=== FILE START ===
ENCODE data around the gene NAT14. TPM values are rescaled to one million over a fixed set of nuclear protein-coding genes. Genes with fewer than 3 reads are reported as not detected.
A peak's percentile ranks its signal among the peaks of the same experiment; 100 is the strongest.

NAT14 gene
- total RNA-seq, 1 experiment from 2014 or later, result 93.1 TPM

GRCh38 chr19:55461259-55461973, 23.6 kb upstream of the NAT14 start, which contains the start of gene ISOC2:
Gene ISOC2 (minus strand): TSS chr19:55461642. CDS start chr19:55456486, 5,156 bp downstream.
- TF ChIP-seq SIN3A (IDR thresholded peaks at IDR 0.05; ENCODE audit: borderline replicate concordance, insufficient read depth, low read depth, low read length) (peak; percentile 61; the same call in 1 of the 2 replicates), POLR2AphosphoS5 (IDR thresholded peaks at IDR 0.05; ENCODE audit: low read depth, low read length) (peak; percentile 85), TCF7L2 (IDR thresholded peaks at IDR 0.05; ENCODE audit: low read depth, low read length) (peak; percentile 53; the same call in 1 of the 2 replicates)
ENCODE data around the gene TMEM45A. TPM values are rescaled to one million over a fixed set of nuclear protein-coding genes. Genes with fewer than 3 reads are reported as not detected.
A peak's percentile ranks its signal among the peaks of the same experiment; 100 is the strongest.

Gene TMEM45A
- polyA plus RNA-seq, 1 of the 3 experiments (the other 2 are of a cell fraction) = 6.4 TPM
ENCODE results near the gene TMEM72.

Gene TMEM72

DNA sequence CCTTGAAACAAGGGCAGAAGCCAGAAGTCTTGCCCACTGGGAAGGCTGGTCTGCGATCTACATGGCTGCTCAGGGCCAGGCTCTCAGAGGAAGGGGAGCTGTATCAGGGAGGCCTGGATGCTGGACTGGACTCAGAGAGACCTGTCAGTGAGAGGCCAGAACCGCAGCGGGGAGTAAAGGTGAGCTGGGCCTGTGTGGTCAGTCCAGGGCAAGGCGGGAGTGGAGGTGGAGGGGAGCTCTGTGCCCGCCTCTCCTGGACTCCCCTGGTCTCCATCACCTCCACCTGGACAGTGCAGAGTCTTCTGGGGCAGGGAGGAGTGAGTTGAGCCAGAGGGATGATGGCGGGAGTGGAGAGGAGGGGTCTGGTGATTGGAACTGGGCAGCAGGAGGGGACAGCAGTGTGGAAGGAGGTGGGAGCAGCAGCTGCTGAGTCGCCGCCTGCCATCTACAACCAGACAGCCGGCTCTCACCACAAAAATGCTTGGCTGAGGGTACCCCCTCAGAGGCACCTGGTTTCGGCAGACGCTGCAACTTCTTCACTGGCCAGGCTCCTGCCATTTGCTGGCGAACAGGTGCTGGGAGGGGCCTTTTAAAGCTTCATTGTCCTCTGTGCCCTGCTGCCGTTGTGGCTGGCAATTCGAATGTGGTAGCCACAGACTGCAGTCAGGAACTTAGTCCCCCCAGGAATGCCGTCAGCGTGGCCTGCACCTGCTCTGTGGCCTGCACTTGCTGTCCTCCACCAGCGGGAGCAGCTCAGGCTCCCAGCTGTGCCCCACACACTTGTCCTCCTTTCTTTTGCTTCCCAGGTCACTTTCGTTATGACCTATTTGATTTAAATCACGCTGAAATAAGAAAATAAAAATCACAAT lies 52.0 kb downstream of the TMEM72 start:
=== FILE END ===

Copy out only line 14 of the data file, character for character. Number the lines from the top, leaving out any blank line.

DNA sequence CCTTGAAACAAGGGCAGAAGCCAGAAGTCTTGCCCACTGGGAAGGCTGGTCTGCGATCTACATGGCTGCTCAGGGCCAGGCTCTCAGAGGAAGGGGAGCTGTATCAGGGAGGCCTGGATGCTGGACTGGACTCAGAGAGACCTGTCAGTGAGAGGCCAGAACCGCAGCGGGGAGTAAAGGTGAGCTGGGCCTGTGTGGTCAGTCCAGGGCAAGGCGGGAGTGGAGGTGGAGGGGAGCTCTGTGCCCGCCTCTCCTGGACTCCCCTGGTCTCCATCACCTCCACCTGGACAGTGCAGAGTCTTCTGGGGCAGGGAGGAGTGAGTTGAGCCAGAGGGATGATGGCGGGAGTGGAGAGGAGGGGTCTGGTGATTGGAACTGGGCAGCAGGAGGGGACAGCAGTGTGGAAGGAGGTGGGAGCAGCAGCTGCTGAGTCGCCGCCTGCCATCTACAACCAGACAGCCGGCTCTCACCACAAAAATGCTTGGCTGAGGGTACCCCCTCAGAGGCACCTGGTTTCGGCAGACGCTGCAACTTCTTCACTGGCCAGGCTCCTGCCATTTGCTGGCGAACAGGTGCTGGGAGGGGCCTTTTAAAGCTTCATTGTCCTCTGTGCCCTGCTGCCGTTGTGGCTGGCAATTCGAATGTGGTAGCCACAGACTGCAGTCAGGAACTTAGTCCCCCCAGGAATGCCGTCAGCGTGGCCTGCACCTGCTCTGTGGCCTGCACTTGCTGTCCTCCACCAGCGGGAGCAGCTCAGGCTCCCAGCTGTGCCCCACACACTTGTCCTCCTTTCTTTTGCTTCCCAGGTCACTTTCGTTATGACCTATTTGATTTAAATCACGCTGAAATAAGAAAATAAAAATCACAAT lies 52.0 kb downstream of the TMEM72 start: